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Optimal shift points
By Dave Lum - 10/22/98

Looking to get maximum effect out of your car when accelerating? Try optimizing the RPM's you shift your car at. If you're shifting at redline, you're probably not getting the best acceleration out of your car - in fact, the optimum shift RPM will probably be different for each gear. You can calculate the optimum shift points, but it takes two pieces of information : Gear ratios of all your gears, and a chart of your torque curve.

If you don't understand torque curves, you may want to take a look at the horsepower article in my Technical Department before reading any farther.

The trick here is to keep your engine in the meaty part of the torque curve, as your acceleration curve will match your torque curve - meaning if your torque peak is at 3000rpm, that's the RPM your car accelerates the hardest. How do you keep the engine in the best part of the curve? Shift when you will be at an RPM where the car will make more torque AFTER you shift than in your current gear. This may sound confusing, but I will give some examples to help demonstrate this. Gear ratio is important because you need to know what your RPM's will drop to once you shift. EXAMPLE : If you're at 6500rpm in first, you need the gear ratio to know what RPM that will translates to once you shift to 2nd.

Below is a torque curve for a fictitious engine :

 Engine Torque Gear ratio Now with your gear ratio in hand, figure out how many RPM's will drop going from 1st to 2nd. In this case, it'll drop by 1/3 (2:1 divided by 3:1). So shifting from 1st to 2nd at 6000rpm, it will drop to 4000rpm. This means you're going from 330ft/lbs (see chart - 6000rpm in 1st) to 220ft/lbs (6000rpm * .6666) = 4000rpm in 2nd). Not what you want - you want these numbers to be the same. How about 6400? 285 vs 240 - much better, but let's try 6800 : 210 vs about 250. Oops, too far. In this case, optimum shift point is between 6400 and 6800rpm for the 1-2 shift.It works the same for each consecutive gear, as the shift RPM may be different for each gear. Below are graphs representing  how it looks on "paper". 3:1 2:1 1.3:1 3600 100 300 200 130 4000 110 330 220 143 4400 120 360 240 156 4800 125 375 250 163 5200 125 375 250 163 5600 120 360 240 156 6000 110 330 220 143 6400 95 285 190 124 6800 70 210 140 91 Gear --> 1st 2nd 3rd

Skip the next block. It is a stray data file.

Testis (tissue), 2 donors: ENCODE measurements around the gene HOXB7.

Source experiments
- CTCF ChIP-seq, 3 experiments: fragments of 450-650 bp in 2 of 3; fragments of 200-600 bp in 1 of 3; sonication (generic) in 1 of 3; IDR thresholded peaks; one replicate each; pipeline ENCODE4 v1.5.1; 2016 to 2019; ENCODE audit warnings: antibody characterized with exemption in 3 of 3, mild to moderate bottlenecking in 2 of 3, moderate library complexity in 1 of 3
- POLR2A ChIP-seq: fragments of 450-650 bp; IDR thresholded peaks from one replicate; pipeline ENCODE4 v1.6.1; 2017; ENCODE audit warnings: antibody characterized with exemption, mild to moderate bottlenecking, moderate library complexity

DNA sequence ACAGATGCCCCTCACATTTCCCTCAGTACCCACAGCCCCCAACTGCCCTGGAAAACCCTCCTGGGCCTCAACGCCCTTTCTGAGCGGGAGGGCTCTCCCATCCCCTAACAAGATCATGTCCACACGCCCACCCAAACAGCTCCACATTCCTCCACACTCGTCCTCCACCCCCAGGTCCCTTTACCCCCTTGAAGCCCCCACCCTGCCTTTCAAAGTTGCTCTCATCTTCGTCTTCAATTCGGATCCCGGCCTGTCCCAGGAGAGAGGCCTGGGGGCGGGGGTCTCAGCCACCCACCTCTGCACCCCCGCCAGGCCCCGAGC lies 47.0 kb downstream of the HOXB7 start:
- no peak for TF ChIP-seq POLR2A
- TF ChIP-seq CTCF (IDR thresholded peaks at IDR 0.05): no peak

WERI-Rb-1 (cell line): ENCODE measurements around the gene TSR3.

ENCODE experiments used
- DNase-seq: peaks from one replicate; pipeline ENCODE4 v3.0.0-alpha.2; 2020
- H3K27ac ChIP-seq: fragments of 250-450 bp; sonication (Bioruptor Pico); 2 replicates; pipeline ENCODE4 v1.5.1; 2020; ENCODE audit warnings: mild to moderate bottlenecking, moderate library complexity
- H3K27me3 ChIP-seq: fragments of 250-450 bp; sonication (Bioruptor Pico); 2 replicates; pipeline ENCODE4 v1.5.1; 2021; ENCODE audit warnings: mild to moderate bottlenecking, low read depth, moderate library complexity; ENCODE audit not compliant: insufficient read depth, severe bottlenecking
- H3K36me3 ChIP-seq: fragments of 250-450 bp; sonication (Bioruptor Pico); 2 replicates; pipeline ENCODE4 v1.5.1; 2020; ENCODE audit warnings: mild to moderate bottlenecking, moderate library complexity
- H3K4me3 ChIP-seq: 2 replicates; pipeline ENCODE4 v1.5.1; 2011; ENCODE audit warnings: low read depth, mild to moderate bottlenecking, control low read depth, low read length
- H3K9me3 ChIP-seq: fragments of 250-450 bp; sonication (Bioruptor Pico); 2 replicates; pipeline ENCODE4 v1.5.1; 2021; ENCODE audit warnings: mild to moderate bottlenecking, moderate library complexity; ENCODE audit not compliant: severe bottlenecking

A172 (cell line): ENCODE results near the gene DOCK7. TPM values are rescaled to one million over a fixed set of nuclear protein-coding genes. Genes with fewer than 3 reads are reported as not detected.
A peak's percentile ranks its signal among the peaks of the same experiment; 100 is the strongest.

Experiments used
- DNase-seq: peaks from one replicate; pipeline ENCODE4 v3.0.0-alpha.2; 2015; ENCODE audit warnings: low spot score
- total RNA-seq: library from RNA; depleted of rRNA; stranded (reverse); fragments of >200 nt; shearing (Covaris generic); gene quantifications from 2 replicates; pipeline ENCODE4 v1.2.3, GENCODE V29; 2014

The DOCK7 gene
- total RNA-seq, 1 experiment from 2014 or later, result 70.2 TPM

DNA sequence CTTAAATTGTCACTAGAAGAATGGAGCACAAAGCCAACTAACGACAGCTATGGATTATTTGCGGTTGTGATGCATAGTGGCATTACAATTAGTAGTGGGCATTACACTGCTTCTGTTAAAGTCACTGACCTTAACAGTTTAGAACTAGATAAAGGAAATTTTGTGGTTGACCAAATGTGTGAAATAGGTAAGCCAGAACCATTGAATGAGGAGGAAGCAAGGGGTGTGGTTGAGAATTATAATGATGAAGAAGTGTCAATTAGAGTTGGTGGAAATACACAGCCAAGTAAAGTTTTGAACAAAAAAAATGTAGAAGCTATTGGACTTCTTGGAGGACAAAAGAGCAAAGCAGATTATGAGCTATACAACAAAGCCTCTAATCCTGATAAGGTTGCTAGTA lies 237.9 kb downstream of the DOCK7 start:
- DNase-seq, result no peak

Notice anything? The two torque outputs are almost the same (6600 in first and 4400 in second), which is what you're going for to achieve maximum acceleration. What does it look like on the horsepower side? Take a look at the chart below :  Well what do you know! You bracket the HP peak. HP after the shift is the same as HP before the shift. Now we know shifting at the torque peak isn't the answer, and neither is shifting at the HP peak.

The math required : next higher gear ratio / current gear ratio (i,e. second gear divided by first) = X

X * shiftrpm = nextrpm, where shiftrpm is the point your shifting AT, and nextrpm will be the RPM of the next gear at the same speed.

firstgeartorque = torque at shiftrpm times current gear ratio (example, at 6400rpm we have 95ft/lbs, multiply this by our gear ratio in 1st (3:1, or just 3) and you get about 245ft/lbs.

secondgeartorque = torque at nextrpm times next gear ratio (in out example, we have 120ft/lbs @ 4400rpm, times 2:1 (second gear ratio), and you get 240ft/lbs.

Change shiftrpm until firstgeartorque is equal (or close to) secondgeartorque.